Taste of tradition: Why Udangudi’s palm jaggery needs a stamp of recognition


Nahla Nainar

The latest utility for a GI tag for palm jaggery produced in Udangudi, Thoothukudi district, has refocussed consideration on this historical, pure sweetener that was as soon as exported to Malaysia, Singapore, Sri Lanka and Britain.

Commonly used as a kitchen ingredient and a element of Ayurvedic medicines in southern India, in its heyday, Udangudi jaggery was traded in almost 500 retailers within the close by market cities of Madurai and Tirunelveli.

“Udangudi palm jaggery (additionally identified domestically as Udangudi panangarupatti) is a product of its distinctive topography. Due to low rainfall, the red-dune sand on this space has much less moisture. So the sap of the palmyra timber is extra viscous. And not like different areas, the place the earthen pots to gather the sap are coated with industrial lime to stop fermentation, right here seashells dissolved in water are used because the liming agent. This offers the jaggery a salty aftertaste,” says Usha Raja Nanthini, affiliate professor and head, Department of Biotechnology, Mother Teresa University (MTU), Kodaikanal.

The tutorial is a key member of the staff together with R Srinivasan, secretary, Tamil Nadu State Council for Science and Technology, and Tirunelveli District Palmyra Products Cooperative, that utilized for GI certification for the normal product earlier this month.

Palm rising has been prevalent on this coastal area particularly among the many Nadar group, as soon as related to the Chola rulers within the 12th Century, once they migrated down South.

The palmyra forests made toddy and non-alcoholic palm sap (padaneer) tapping a key career in Thoothukudi district, and information seen by the GI tag candidates additionally point out the export of Udangudi palm jaggery on March 7, 1526, by a Portuguese dealer by means of the previous Kayal harbour.

An period of remixes

At current, Udangudi palm jaggery employs round 10,000 households in a cottage business that’s utterly reliant on handbook labour.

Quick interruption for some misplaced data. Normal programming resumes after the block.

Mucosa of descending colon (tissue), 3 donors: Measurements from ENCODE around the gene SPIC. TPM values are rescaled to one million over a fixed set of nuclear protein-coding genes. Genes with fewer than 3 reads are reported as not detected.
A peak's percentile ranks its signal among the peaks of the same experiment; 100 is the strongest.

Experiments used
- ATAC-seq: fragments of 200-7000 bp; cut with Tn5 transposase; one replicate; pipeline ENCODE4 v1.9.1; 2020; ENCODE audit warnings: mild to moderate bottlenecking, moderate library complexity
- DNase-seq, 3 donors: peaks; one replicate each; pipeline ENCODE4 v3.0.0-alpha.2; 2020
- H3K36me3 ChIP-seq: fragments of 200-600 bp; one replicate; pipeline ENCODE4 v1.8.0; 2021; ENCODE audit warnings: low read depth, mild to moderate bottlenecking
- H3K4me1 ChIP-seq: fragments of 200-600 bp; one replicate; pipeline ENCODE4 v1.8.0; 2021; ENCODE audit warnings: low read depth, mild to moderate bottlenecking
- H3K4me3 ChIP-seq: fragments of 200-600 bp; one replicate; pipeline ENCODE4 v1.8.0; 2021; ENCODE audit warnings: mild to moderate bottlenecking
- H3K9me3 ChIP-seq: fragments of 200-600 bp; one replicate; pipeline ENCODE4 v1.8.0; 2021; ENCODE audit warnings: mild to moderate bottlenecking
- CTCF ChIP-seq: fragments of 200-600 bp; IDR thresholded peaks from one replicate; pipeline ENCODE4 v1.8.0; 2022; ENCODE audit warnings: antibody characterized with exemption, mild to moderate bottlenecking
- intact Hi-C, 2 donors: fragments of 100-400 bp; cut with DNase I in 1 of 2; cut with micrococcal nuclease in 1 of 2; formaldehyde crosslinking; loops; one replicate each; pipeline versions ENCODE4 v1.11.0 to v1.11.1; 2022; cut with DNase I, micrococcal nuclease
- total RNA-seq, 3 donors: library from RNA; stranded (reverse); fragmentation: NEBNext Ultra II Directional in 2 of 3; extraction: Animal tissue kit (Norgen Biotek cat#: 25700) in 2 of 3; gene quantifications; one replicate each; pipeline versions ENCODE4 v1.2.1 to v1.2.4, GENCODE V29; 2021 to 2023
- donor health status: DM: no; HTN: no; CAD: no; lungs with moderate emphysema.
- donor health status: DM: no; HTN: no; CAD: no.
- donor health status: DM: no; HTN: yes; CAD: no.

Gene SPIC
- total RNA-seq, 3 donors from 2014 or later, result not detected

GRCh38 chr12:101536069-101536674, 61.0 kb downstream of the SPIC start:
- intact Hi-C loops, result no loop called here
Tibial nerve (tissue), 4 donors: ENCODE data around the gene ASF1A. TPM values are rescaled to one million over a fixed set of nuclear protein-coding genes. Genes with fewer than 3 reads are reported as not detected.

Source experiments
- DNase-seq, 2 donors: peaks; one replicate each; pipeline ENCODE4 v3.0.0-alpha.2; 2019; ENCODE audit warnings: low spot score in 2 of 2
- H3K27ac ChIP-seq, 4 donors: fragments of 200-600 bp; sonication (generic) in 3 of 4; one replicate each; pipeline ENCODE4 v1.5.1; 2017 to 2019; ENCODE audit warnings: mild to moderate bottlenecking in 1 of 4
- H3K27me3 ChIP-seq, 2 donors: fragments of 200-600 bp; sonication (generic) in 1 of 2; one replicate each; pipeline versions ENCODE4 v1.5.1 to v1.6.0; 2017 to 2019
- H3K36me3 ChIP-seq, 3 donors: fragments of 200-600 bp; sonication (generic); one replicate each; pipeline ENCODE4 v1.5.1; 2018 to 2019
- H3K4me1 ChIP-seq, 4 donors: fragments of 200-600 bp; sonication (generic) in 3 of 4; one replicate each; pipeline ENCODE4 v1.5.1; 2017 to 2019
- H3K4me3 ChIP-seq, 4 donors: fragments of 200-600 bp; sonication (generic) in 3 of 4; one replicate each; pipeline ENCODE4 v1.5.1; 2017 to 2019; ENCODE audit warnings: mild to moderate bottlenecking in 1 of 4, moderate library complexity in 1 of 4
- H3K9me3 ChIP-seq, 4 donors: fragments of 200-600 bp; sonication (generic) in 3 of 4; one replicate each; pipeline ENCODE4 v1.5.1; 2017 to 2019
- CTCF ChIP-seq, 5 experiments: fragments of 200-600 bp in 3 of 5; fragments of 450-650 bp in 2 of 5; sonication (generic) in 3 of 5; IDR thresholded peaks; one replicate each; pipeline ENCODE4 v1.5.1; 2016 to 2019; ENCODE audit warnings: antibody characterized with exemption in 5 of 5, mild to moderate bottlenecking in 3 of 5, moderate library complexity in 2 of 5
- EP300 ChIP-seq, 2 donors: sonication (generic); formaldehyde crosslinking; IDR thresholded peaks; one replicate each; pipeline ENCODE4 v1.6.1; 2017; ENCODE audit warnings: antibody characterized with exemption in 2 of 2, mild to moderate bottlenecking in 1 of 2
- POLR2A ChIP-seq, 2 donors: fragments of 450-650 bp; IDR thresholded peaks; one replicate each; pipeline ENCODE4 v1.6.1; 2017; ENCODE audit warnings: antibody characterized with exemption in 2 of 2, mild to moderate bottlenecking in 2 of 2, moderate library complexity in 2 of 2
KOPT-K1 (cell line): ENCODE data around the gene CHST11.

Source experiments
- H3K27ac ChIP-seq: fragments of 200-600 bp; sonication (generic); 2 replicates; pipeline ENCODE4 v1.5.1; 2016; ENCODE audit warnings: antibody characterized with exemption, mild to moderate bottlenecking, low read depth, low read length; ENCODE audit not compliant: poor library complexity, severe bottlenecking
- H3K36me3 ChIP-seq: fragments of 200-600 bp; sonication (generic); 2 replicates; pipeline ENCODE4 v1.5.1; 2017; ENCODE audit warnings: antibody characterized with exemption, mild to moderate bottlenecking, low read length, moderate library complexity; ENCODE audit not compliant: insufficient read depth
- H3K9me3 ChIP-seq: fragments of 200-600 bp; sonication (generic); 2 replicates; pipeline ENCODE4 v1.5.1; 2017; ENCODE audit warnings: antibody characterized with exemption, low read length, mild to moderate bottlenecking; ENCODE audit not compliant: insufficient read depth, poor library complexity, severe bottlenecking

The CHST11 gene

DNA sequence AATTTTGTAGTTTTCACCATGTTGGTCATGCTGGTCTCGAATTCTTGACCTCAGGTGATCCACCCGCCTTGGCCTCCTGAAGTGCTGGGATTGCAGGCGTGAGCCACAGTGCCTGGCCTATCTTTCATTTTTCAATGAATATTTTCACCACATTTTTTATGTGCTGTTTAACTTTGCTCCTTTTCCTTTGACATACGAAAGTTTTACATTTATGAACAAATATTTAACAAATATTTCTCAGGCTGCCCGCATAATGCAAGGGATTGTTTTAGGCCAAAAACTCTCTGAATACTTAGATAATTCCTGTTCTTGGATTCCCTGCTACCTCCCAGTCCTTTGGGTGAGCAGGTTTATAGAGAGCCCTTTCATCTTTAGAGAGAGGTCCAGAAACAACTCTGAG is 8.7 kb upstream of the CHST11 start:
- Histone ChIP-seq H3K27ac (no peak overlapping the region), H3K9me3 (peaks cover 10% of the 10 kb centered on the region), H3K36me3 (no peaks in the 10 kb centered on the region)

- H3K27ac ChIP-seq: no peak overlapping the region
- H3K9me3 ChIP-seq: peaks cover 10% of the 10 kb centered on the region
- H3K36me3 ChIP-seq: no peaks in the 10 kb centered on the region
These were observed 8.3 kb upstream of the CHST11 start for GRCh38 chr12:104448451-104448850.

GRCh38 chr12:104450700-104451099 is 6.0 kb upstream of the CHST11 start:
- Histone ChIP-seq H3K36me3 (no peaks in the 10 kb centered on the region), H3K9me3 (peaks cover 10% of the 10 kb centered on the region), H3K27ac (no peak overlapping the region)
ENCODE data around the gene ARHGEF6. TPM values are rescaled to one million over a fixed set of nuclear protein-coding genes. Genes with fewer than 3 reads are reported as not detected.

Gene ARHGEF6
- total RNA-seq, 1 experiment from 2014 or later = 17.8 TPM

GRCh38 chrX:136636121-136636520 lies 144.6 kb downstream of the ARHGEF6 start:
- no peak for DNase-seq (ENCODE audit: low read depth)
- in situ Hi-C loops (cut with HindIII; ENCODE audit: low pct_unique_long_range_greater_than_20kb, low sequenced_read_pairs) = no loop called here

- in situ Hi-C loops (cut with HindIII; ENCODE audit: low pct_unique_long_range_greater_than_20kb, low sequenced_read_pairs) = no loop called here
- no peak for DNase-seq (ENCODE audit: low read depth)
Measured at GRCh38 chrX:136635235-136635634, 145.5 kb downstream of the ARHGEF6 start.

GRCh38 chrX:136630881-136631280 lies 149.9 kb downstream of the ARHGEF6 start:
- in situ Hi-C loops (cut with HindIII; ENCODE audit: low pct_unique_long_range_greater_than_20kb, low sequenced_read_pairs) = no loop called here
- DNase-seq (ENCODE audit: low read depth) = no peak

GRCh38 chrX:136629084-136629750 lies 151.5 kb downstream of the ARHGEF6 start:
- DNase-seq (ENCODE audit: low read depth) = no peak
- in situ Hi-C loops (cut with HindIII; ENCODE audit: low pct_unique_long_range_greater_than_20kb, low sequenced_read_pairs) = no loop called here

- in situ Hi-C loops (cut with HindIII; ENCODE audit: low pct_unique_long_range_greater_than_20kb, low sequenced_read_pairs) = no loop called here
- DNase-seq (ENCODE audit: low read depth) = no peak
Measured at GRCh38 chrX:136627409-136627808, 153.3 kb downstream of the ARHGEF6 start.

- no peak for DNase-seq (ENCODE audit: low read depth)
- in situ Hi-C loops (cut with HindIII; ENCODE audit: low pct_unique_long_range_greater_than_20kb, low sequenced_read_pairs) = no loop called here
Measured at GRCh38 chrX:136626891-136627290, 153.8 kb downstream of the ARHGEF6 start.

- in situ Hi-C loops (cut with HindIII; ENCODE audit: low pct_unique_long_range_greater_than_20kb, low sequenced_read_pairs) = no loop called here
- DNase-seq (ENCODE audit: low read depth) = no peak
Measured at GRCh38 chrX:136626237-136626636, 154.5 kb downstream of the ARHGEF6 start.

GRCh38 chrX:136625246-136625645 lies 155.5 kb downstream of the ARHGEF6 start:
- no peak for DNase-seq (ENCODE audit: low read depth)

“Unlike coconut trees that start bearing fruit within four years, palmyra needs at least 15 years to become useful to the farmer. The trees that are being tapped today are all above 20 years’ vintage,” says Winston Prabhu Immanuel, a 37-year-old palmyra farmer and jaggery producer based mostly in Udangudi.

Getting a GI tag can be most useful to folks like Winston, who arrange his web site udangudikarupatti.com to complement his family-run retailer after jaggery adulterated with cane sugar crystals began flooding the market in recent times.

Railway with a syrupy previous

  • “After the profitable marketing campaign to get a GI tag for the malai poondu (mountain garlic) grown in Kodaikanal final 12 months, I used to be keen to seek out a related product that wanted certification to protect its originality,” says Usha Raja Nanthini, affiliate professor and head, Department of Biotechnology, Mother Teresa University (MTU), Kodaikanal. “Being a native of Kanyakumari district, I felt Udangudi palm jaggery would be appropriate.”
  • With the assist of MTU vice-chancellor Videhi Vijayakumar and registrar A Suganthi, Usha spent three months researching the origins of this jaggery. “We realised that though it is called Udangudi palm jaggery, the manufacturing is spread out in 10 to 15 villages around here,” says Usha.
  • According to her analysis, the Pandyan-era port metropolis of Kulasekarapattinam (roughly 5 kilometres from Udangudi) grew to become the centre of the British sugar firm East India Distilleries and Sugar Factories (EID) Parry, which used palm jaggery syrup because the chief uncooked materials of its confectionery plant at Nellikuppam.